Hindsight may be 20-20, but pro-Remain strategists in the UK are wondering if previously unreleased ads could have drastically altered the results of the June 23 “Brexit” vote.
The collection of ads was commissioned by Britain Stronger in Europe, a pro-Remain advocacy group, from agencies such as Saatchi & Saatchi and M&C Saatchi. Unseen until after the vote, these ads beg the question of whether or not a stronger campaign vision from the Remain side could have swayed voters as they went to the polls to decide on the referendum. It is unclear why the ad proposals were rejected prior to the vote.
Unlike the U.K. Independence Party’s controversial “Breaking Point” ad or Britain Stronger in Europe’s “Presenting Nigel Farage… Spokesman for the Leave Campaign,” these ads were never fully intended for public consumption.
Moray MacLennan, M&C Saatchi’s worldwide chief executive, was quoted in a July 1 Campaign story as saying, “We never normally release work that we produced on behalf of a client but that hasn’t run. But this time is different. We are still emotionally engaged, the issue is – and will remain – of vital importance and it might help to air some of these ideas.”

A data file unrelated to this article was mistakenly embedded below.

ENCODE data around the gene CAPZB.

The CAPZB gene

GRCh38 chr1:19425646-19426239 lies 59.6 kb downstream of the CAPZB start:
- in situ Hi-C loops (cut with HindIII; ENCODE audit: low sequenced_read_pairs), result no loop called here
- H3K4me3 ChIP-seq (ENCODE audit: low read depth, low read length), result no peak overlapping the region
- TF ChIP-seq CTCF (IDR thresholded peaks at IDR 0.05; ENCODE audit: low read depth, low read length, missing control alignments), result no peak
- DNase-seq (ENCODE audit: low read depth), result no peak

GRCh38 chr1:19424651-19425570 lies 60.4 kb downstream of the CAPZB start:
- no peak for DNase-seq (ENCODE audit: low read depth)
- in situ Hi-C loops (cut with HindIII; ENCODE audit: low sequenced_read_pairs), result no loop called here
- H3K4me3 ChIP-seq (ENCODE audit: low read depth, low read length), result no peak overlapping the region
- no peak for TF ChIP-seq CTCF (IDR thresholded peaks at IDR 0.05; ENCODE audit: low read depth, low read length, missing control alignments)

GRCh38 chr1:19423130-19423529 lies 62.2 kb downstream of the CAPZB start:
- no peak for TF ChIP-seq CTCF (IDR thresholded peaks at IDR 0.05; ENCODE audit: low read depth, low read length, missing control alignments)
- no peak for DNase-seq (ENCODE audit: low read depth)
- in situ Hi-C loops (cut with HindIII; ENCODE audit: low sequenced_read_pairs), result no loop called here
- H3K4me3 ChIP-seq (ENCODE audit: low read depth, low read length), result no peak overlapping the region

The diverse portfolio of ads aimed to spotlight the dangers of leaving the European Union. With taglines such as “Once out, the pin can’t be put back in” and “Do you want to be left alone on a small island with these men?” (written above photos of the leaders of the Brexit movement), the potential impact of these ads will never quite be determined.
Perhaps the most arresting of the bunch is an image of a pregnant woman with a speech bubble saying, “I’m in” seemingly coming from her stomach. The ad capitalizes on widespread millennial anti-Brexit sentiment with text stating, “73% of 18-29 year olds back staying in.”
Take a look at the ads and decide for yourself — could they have changed the outcome of the vote, or is this merely a case of Monday morning quarterbacking?